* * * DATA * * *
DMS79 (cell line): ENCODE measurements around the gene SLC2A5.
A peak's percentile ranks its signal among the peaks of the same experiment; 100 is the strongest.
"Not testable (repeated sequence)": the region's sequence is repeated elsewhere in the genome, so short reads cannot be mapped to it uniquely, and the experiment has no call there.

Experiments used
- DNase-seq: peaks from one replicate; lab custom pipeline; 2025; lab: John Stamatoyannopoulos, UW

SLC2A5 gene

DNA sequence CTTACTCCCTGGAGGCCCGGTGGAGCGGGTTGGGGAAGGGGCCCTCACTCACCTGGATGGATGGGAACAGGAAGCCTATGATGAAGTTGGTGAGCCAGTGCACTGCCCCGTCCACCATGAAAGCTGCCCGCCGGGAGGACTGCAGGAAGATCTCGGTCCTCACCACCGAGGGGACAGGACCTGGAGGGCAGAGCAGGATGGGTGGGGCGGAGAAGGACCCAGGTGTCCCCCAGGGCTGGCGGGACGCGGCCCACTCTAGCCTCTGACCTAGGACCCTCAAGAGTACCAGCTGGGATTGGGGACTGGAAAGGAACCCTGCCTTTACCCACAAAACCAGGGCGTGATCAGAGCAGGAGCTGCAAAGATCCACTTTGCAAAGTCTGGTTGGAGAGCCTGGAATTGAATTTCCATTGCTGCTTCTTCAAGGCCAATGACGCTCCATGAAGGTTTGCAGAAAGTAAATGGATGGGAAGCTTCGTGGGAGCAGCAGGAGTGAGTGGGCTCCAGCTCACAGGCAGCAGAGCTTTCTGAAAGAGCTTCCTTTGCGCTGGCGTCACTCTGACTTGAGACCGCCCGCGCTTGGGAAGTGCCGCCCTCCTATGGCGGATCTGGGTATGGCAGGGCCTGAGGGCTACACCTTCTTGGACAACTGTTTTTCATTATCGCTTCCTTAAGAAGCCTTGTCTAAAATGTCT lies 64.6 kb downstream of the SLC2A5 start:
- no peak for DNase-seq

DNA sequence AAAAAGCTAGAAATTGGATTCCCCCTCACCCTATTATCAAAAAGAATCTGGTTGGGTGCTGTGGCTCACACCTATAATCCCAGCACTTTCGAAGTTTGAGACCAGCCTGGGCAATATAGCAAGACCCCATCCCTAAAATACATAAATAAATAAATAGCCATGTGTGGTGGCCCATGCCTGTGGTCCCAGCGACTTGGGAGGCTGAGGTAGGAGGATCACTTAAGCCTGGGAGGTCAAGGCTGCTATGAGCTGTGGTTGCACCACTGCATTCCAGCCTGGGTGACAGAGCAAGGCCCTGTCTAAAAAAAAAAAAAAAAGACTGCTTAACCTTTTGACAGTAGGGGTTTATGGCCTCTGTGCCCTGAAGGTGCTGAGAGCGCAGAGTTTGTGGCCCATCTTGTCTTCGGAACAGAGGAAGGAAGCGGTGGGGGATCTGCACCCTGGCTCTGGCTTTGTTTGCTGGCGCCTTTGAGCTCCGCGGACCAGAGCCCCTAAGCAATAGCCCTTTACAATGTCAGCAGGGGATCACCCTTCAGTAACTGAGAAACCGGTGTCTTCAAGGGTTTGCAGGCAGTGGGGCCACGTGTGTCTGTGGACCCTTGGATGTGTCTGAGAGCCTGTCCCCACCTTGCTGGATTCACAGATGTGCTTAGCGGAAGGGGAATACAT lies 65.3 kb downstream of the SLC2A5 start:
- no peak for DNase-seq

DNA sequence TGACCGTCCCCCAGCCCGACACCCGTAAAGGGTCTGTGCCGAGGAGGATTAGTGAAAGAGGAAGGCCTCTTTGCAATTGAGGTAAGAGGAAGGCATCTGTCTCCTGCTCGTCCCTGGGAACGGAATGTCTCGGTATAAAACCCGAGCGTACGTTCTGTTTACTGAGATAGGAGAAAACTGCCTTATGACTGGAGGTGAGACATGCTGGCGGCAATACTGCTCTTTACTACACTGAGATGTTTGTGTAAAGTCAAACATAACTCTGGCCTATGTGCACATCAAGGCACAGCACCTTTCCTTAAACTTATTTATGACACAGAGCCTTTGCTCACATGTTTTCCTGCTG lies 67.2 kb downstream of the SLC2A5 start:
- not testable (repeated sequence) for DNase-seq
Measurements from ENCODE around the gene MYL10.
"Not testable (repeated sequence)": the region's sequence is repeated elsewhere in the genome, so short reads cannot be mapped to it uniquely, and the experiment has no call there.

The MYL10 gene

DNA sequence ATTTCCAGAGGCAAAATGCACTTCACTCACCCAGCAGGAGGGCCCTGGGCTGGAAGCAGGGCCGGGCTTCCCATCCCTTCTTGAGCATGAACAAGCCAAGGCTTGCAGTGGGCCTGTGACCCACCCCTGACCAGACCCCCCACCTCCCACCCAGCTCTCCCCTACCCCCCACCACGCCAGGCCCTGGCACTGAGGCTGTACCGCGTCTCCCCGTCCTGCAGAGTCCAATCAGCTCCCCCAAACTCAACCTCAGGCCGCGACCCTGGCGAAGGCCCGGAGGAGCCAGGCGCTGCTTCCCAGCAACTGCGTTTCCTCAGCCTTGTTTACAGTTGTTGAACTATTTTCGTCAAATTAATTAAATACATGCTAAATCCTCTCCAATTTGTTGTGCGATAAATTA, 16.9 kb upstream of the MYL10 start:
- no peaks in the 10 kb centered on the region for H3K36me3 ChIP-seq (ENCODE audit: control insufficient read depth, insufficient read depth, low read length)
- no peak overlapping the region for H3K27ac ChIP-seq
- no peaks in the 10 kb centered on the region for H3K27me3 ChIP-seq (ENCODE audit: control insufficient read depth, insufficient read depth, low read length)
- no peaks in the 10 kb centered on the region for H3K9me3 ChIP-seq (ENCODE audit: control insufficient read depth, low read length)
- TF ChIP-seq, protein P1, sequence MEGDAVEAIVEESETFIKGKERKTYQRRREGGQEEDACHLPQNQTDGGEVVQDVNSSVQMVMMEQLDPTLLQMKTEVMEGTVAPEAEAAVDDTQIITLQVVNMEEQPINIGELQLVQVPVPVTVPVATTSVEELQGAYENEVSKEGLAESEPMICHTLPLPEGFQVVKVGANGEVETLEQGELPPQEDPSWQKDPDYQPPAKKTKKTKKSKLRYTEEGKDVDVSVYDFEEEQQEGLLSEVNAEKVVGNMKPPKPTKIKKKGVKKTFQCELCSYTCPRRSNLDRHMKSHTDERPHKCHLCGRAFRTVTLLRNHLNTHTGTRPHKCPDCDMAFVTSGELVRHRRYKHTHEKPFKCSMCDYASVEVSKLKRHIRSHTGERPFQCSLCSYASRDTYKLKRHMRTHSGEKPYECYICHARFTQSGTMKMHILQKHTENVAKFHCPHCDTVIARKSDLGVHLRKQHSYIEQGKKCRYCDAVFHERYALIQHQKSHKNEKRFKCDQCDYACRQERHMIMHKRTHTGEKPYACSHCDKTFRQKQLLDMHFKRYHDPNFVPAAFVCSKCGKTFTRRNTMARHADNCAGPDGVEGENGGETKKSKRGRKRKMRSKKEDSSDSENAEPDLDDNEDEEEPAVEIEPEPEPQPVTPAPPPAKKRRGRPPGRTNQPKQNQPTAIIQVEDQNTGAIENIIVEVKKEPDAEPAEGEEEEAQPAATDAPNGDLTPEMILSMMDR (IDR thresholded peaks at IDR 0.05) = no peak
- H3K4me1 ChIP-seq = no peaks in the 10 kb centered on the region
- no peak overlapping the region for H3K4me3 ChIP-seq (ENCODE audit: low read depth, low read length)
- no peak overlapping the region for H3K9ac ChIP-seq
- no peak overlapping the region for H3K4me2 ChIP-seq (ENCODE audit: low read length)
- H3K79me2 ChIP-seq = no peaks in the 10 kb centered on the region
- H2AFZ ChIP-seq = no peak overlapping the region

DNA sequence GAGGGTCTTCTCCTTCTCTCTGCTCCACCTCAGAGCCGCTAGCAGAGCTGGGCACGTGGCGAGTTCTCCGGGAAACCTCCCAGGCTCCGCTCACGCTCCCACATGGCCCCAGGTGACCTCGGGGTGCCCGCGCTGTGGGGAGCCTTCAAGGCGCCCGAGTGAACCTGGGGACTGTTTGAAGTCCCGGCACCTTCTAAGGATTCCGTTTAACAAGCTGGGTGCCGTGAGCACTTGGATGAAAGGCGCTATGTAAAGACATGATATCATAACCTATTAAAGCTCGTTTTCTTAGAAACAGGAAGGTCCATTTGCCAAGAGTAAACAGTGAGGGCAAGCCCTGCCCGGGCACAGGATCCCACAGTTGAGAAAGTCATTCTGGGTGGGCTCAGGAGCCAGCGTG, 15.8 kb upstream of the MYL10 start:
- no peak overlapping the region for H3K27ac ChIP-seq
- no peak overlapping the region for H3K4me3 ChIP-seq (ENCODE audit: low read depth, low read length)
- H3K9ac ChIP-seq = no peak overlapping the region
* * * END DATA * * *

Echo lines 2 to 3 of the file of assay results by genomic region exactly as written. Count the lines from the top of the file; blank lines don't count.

A peak's percentile ranks its signal among the peaks of the same experiment; 100 is the strongest.
"Not testable (repeated sequence)": the region's sequence is repeated elsewhere in the genome, so short reads cannot be mapped to it uniquely, and the experiment has no call there.